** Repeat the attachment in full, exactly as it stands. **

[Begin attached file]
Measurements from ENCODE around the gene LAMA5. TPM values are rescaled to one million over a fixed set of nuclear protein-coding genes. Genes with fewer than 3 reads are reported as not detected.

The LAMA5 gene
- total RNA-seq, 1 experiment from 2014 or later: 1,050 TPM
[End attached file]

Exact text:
Measurements from ENCODE around the gene LAMA5. TPM values are rescaled to one million over a fixed set of nuclear protein-coding genes. Genes with fewer than 3 reads are reported as not detected.

The LAMA5 gene
- total RNA-seq, 1 experiment from 2014 or later: 1,050 TPM